Mumbai: Leading steel-maker, Tata Steel’s steel manufacturing capacity in India will increase three-fold at 21 million tonnes per annum (mtpa) from the present 7mtpa following the completion of its expansion project at Jamshedpur and its two greenfield plants at Orissa and Chattisgarh becoming operational.
“After completion of the three million tonne expansion project at Jamshedpur, the company’s steel manufacturing capacity in Indian operations will enhance to 10mtpa by 2012,” Tata Steel’s chairman, Ratan Tata, said at the annual general meeting of Tata Steel here.
The company is also setting up six MTPA greenfield steel plant at Kalinganagar in Orissa and five MTPA greenfield integrated steel plant at Bastar in Chhattisgarh.
“We are in the process of placing orders for equipment for our six million tonnes greenfield steel plant in Orissa, which is expected to be on ground in three to four years,” Tata said.
The company is constructing the said plant in two phases. The company is focusing on land acquisition, rehabilitation and resettlement of the people, he said.
As per the MoU signed with the Orissa Government, the company has fulfilled its obligations of placing the order for equipment and services.
The company has also signed an MOU with Chhattisgarh government for setting up a five MTPA steel plant, for which the process of land acquisition commenced with multi-level discussions with stakeholders.
The land has been transferred in favour of the Department of Industries, which will subsequently lease it out to Tata Steel.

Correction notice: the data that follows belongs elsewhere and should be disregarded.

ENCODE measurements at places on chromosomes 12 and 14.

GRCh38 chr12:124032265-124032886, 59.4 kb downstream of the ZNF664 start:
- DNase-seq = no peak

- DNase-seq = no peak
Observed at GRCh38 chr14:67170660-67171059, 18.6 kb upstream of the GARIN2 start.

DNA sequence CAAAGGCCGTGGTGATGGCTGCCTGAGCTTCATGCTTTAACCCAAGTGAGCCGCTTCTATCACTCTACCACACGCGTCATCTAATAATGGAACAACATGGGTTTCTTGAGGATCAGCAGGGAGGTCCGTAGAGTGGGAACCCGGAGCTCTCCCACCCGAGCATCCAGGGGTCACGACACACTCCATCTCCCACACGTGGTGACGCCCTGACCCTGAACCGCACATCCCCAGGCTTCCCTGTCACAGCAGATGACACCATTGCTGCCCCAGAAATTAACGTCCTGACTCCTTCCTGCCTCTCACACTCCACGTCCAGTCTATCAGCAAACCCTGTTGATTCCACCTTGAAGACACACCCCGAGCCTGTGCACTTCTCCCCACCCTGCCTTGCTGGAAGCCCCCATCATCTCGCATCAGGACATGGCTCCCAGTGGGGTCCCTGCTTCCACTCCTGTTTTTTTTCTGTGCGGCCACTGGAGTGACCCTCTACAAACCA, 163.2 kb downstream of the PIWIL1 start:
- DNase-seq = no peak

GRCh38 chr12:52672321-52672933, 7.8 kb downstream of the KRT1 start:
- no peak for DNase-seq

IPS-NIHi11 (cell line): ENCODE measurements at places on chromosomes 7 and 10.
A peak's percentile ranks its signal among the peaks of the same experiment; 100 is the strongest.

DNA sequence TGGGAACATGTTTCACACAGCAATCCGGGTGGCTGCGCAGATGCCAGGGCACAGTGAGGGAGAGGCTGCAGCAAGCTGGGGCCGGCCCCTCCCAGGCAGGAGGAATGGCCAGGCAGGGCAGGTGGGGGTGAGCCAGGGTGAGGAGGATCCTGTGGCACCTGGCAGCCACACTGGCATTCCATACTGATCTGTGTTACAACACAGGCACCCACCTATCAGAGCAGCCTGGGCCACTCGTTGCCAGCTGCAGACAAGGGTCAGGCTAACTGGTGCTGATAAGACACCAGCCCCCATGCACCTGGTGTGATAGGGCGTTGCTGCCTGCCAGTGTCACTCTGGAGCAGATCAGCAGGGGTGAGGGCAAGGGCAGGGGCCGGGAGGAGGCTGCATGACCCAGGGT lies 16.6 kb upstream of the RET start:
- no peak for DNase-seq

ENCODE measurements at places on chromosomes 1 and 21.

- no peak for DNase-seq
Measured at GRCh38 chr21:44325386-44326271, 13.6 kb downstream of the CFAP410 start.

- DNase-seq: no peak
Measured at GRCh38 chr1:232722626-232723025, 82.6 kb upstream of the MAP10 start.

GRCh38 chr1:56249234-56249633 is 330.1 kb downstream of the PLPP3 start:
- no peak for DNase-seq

Tata, however, did not divulge the time-frame for the completion of the project. Tata Steel plans to invest Rs4,500 crore this fiscal followed by Rs 7,000 crore in 2011-12 for various projects.
Such huge investments have not been seen in the last 15-20 years. “All efforts are being made to deleverage our balance-sheet for funding these projects,” Tata said.
Though the present environment is very conducive for the steel business on the back of an increasing demand for the commodity from the auto, construction and infrastructure sectors, Tata said that international operations were badly hit last year (FY10). However, India still remains a net importer of steel.
Tata said China produced 600 million tonnes of steel in 2009 against the global consumption of 1.2 billion tonnes.
India’s steel production stood at 57 million tonnes and is expected to grow further to 120 million tonnes by 2014.
“There is tremendous opportunity in India, what with huge investments being planned in infrastructure, besides demand from the real estate, automobile and white goods segments,” he said.
Tata expressed concerns over the increase in iron ore and coking coal prices, where three major mining companies -- Brazilian mining giant Vale, BHP Billiton and Rio Tinto -- control 80% of the resources.
The steel industry is fragmented with the top 10 manufacturers accounting for just 23%. Therefore, the ability to negotiate better prices (for raw material) is somewhat muted, Tata said.
The company has implemented a long-term strategy to secure ownership of assets that will increase its raw materials security and share of value-added products.
Tata Steel has taken a series of initiatives to source raw materials and tide over the situation.
The company has made substantial investments in a large iron ore project in Canada and a coal project in Mozambique which will help its European operations get adequate raw material supplies, Tata said, adding that these two foreign resource ventures would cater to 20% of the raw material needs of Corus.